Regardless, Trump cannot ignore what pushed the casinos into bankruptcy court for the second time in 14 years. They have been losing millions upon millions of dollars, year after year, while drowning in debt.

"People have lost substantial amounts," says Jay Westbrook, a bankruptcy expert and law professor at the University of Texas.

Company stock worth $34 in 1996 is now trading at about 75 cents. If Trump is the business genius his so-called reality show says he is, how did things get so bad at this company?

Fire the Team Leader?

The answer is fitting for a spinner like Trump. His business plan counted on overblown confidence that the Trump name and the casinos' opulence would lure more of Atlantic City's gold seekers than they did, says Marc Beilinson, a Los Angeles lawyer who has handled several Las Vegas casino bankruptcies.

"His revenues have not been sufficient to pay back the debt, which far exceeds the debt that any other casino in Atlantic City" carries, says Beilinson.

Time to fire the team leader? Not in Trump's real world.

The plan he negotiated with bondholders says he would stay on as chairman and chief executive. He would still be the company's largest single stockholder, although his share would drop from 56 percent to 27 percent.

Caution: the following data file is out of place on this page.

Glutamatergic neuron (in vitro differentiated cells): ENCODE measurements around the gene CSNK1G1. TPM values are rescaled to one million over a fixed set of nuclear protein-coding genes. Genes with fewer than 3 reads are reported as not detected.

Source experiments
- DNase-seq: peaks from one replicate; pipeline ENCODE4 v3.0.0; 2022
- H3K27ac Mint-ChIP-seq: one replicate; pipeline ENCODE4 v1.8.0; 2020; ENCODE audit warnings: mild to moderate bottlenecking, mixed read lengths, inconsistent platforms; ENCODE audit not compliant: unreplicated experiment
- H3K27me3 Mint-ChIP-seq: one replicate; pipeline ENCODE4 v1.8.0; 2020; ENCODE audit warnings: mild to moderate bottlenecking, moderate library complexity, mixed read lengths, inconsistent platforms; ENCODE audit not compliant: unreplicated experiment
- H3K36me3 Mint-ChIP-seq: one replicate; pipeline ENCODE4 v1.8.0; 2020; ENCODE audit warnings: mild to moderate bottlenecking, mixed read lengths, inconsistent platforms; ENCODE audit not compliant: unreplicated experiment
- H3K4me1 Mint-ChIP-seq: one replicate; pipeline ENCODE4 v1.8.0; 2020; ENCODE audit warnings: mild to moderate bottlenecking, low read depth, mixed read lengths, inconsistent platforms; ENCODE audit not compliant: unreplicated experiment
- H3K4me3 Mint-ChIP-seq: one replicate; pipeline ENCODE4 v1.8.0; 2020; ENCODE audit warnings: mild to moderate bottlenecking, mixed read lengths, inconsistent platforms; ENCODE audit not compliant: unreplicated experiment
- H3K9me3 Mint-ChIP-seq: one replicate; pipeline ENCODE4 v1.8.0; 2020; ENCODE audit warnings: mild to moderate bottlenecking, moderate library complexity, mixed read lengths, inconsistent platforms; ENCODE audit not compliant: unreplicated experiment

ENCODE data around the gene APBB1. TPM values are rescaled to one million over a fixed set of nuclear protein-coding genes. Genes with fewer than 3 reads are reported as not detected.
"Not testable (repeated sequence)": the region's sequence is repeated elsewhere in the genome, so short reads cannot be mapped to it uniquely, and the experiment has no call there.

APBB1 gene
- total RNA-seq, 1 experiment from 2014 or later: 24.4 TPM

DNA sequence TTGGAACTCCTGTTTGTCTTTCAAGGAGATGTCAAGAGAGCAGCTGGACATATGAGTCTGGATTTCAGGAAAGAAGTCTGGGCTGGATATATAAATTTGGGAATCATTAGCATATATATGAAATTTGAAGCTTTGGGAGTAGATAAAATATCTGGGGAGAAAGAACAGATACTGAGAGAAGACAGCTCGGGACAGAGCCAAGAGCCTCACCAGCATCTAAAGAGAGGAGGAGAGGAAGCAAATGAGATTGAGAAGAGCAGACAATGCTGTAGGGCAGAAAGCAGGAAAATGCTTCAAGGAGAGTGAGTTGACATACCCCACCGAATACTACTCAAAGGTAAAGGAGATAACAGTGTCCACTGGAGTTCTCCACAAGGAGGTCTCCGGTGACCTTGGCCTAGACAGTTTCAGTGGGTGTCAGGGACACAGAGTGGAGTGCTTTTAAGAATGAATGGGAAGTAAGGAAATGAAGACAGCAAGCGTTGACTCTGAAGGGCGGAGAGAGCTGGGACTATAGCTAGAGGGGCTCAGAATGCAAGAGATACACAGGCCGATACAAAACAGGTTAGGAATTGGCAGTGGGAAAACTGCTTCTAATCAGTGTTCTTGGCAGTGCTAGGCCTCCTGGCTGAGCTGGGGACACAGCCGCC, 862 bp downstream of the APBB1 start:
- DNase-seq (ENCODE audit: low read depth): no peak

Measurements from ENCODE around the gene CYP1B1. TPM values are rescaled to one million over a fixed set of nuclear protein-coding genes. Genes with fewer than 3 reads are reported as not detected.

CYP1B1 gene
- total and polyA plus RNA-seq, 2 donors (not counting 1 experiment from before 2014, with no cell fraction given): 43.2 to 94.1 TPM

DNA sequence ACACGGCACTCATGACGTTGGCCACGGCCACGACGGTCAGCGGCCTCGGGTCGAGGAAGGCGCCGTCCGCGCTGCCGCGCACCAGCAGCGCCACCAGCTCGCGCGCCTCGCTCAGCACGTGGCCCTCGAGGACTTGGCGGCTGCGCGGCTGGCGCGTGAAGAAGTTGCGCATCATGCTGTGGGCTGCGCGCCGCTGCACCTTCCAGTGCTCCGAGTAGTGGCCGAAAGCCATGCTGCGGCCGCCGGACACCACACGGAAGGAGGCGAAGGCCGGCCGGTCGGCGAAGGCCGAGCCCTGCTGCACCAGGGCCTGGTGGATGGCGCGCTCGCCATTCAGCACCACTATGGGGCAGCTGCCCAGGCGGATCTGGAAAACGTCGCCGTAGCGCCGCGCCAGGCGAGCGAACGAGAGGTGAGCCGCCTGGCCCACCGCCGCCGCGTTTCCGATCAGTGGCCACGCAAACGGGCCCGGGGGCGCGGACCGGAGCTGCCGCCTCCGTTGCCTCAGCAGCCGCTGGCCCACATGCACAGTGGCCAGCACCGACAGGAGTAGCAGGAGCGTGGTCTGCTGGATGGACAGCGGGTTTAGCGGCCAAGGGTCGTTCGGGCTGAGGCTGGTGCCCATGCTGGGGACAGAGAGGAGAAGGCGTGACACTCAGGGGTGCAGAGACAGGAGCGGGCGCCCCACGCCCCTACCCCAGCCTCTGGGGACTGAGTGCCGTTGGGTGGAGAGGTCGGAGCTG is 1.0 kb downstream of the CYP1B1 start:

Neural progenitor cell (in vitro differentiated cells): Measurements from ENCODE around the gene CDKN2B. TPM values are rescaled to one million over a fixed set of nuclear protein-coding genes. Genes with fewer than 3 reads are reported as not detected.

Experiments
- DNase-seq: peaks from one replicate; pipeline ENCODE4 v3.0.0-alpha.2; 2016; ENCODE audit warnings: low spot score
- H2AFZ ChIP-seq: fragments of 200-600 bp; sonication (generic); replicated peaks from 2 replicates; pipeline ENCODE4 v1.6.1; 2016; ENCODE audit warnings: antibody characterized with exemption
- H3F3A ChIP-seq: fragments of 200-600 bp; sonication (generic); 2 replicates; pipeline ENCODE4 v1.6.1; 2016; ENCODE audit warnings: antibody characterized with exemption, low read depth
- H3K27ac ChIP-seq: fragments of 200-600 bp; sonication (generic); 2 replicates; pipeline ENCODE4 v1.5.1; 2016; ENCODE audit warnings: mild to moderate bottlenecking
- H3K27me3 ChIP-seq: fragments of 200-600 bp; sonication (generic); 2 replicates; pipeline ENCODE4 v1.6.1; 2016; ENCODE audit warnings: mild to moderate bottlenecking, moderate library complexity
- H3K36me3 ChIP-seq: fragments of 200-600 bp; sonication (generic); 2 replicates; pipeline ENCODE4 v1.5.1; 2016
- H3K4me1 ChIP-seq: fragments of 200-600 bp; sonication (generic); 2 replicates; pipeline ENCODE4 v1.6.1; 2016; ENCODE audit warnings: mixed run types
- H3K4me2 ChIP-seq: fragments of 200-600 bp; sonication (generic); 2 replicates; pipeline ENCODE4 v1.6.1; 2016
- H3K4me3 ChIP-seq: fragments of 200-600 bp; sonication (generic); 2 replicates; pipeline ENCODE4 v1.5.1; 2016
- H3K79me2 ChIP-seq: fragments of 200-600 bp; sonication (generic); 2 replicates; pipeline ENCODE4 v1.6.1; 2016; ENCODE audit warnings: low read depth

Bondholders won't lose absolutely everything, although most of them hold first-dibs bonds and shouldn't lose anything. According to Maxwell's calculations, they'd get 93.2 cents on the dollar in cash, in reduced-interest rate bonds and in equity, which could grow or drop in value.


And the shareholders, well, they often lose it all in these sorts of situations anyway. Trump's shareholders wouldn't walk away empty-handed. Their stake would shrink from 44 percent of the company to less than 1 percent, and they'd get a chance to exercise options to increase it to 8.3 percent.

The best part for the company is that the plan would cut its $1.8 billion in debt by $400 million and reduce debt payments by almost $100 million a year. Trump himself must toss in $55 million, while Morgan Stanley and UBS Inc. would establish a $500 million credit line for the company to upgrade the properties.